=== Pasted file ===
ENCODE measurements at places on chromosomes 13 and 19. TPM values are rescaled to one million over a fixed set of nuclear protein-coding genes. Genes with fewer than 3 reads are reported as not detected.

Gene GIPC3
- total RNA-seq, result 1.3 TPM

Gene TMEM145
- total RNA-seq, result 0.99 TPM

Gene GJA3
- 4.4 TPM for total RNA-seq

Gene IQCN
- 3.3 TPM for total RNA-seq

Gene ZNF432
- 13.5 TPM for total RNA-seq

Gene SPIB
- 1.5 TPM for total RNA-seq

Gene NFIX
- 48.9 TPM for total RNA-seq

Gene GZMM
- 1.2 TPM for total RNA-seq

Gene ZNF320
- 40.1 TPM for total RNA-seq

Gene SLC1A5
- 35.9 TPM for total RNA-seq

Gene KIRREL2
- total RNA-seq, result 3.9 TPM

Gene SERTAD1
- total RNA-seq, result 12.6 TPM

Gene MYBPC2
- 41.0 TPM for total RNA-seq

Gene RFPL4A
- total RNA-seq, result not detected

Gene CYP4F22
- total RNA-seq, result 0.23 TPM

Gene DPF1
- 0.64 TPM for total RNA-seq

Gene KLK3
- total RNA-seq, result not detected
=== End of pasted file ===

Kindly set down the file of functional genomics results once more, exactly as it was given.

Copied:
ENCODE measurements at places on chromosomes 13 and 19. TPM values are rescaled to one million over a fixed set of nuclear protein-coding genes. Genes with fewer than 3 reads are reported as not detected.

Gene GIPC3
- total RNA-seq, result 1.3 TPM

Gene TMEM145
- total RNA-seq, result 0.99 TPM

Gene GJA3
- 4.4 TPM for total RNA-seq

Gene IQCN
- 3.3 TPM for total RNA-seq

Gene ZNF432
- 13.5 TPM for total RNA-seq

Gene SPIB
- 1.5 TPM for total RNA-seq

Gene NFIX
- 48.9 TPM for total RNA-seq

Gene GZMM
- 1.2 TPM for total RNA-seq

Gene ZNF320
- 40.1 TPM for total RNA-seq

Gene SLC1A5
- 35.9 TPM for total RNA-seq

Gene KIRREL2
- total RNA-seq, result 3.9 TPM

Gene SERTAD1
- total RNA-seq, result 12.6 TPM

Gene MYBPC2
- 41.0 TPM for total RNA-seq

Gene RFPL4A
- total RNA-seq, result not detected

Gene CYP4F22
- total RNA-seq, result 0.23 TPM

Gene DPF1
- 0.64 TPM for total RNA-seq

Gene KLK3
- total RNA-seq, result not detected